An Irishman who indulged in English-bashing

“I honestly have no regrets from the past. It’s the past, so I don’t dwell on it. I am only looking forward in my career and hope to become a better cricketer every year,” Kevin O’Brien tells Priyansh.

Ireland’s Kevin O’Brien is one of the very few players from Associate member countries who enjoys a special place in the history of the Cricket World Cup. On March 2, 2011 the all-rounder clobbered 113 off just 63 deliveries to lead his team to a shock three-wicket win over England in Bangalore.

Since then, O’Brien has attained much popularity in the cricketing world and has produced some good performances with the ball too. Sportstar interacted with the Irishman on his latest visit to India as an ambassador for Education Ireland.

Question: It was in India where you, arguably, achieved your greatest individual success, against England in the 2011 World Cup. Special memories from that day…

Answer: That was a great day for everyone involved in Irish cricket. I wasn’t really thinking much when I walked out to bat; I was more concerned about my knee which I hurt while fielding. Once I got into bat, I was as relaxed as I could be, and everything went well for me that day. I remember a lot from the game, injuring my knee whilst fielding, but I suppose what stands out most was the situation we were in when I came into bat. We were staring down the barrel and I just thought I’d have some fun.

You come from a family which has been involved in different sports for a long time. Tell us more about it. Also, was it a natural progression for you to be a sportsman?

I’m the youngest kid of six. Dad played and captained Ireland, and all my siblings played under-age international and interprovincial cricket and hockey. Ciara (sister) played international hockey for over 10 years and was capped 152 times. With Niall making his debut in 2001, I thought about cricket and following him into the side. I think between myself, Niall, Ciara and dad we have over 500 caps.

You also share a close association with Railway Union CC in Dublin, don’t you?

Yes, I have actually been there my whole life. It’s where my whole family has played cricket and hockey and I love going back and playing for them. It’s a very family-orientated club and it’s great to go back and be around friends and family who know me. In addition to cricket and hockey, we can play other sports there too like football, rugby, tennis etc.

You also run a cricket academy at the RUCC. Do you plan to become a full-time coach after retirement?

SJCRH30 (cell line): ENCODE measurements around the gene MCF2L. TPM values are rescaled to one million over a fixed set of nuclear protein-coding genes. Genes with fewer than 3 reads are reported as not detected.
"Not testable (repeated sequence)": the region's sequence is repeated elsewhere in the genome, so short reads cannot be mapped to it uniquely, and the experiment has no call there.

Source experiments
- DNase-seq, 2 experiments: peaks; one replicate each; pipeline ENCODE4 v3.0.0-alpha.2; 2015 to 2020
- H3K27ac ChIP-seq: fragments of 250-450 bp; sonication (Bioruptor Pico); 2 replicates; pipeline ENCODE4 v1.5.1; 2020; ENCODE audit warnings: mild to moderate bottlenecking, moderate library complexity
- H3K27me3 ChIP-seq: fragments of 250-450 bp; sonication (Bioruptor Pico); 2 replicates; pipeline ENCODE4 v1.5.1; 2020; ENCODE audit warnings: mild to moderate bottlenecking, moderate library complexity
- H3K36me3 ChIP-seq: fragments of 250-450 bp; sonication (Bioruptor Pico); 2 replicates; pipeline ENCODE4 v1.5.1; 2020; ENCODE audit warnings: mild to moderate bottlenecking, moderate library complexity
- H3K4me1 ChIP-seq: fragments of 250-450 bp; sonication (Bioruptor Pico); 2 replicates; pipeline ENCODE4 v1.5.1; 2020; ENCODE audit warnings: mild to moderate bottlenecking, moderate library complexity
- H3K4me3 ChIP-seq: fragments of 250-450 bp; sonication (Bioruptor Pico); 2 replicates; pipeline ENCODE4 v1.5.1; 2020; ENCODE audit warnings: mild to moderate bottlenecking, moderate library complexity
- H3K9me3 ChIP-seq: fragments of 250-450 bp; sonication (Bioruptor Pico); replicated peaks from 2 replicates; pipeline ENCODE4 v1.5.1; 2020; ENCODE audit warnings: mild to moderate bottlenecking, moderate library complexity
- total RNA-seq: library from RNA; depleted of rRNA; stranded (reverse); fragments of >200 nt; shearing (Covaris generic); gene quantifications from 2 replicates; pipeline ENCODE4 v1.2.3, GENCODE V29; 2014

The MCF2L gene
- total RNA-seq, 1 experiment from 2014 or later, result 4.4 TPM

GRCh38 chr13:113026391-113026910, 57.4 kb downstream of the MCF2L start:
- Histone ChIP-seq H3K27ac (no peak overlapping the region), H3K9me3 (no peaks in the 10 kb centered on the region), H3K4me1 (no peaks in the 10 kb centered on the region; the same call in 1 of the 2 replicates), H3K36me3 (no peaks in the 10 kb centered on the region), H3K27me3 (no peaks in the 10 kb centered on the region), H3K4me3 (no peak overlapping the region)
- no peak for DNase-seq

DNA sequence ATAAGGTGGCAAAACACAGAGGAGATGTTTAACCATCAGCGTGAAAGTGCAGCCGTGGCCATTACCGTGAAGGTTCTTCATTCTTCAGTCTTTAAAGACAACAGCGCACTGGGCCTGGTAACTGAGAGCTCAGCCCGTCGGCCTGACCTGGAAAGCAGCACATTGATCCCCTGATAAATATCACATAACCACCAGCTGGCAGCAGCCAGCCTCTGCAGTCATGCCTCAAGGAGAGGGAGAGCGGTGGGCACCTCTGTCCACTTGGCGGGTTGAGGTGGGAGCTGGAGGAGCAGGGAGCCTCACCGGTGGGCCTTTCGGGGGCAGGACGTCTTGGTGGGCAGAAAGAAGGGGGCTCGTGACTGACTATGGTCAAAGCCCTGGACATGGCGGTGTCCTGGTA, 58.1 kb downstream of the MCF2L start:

I set up the Kevin O’Brien cricket academy in 2011 because I wanted to give the children around my area a great standard of coaching and not just the basics. I use the latest technology to provide them advanced coaching. I would love to open a full-time operational academy but it’s not feasible whilst I’m playing. So I will have to do what I can until I retire.

Outside cricket, which other sports do you follow or play?

I love all sports, as I come from a sports-mad family. I played senior league hockey for 10 years up till very recently at the Railway Union Hockey Club and loved every minute of it. At one point I enjoyed playing hockey more than cricket, but that has changed now. I also love to play golf and enjoy getting out on the course on a free day, even when we are touring. I follow football and, in the last few years, rugby too. I’m a Tottenham Hotspur fan and whenever I’m free, I go to watch my favourite rugby team Leinster play.

Sports aside, you are also a cooking enthusiast. Which cuisines are your favourites?

I love all food but my favourite cuisine would be Chinese or Thai. I was lucky enough to get a cooking lesson from the head chef, Amit Wadhawan, of the Oberoi Hotel in Bangalore. Through Amit I have learnt to make a great coconut prawn curry, so will cook that a lot from now on.

How does Kevin O’Brien see himself as a person?

I’m a pretty relaxed guy on and off the field. I love to be successful and want to win every game I play. I try not to get too hard on myself after a poor performance or a loss. I just need to realise why I wasn’t successful and improve for the next game.

And your relationship with Niall?

Niall and I are different people altogether. Obviously, we have some common interests and we want to see each other do as well as we can. But while I'm very much relaxed mostly, Niall is a bit more tensed up. But that is a good thing, as we can see things from a different perspective.

How do you see Irish cricket progressing?

Irish cricket is in a great place. The board has an ambitious plan for the national side to play Test cricket by 2020. We have come a long way forward from having only two professional cricketers, no board members and a single head coach in 2007. Now, we have 25 professional cricketers, a fully operational board, 20 full-time employees, a head coach, assistant, strength trainer, physio, and more sponsorship money coming in every year. There’s no reason why we can’t play Test cricket at the earliest.

You turn 29 in March. How long do you see yourself playing international cricket?

I am not thinking too much about that. I’ll only turn 29 in March. I have no reason to think of retirement just yet. I love playing international cricket and in the next six years or so, we could have another five World Cups (including the World T20). As long as I’m fit and enjoying playing and training, I’ll continue to do so.

Finally, any regrets from your career till now?

I honestly have no regrets from the past. It’s the past, so I don’t dwell on it. I am only looking forward in my career and hope to become a better cricketer every year.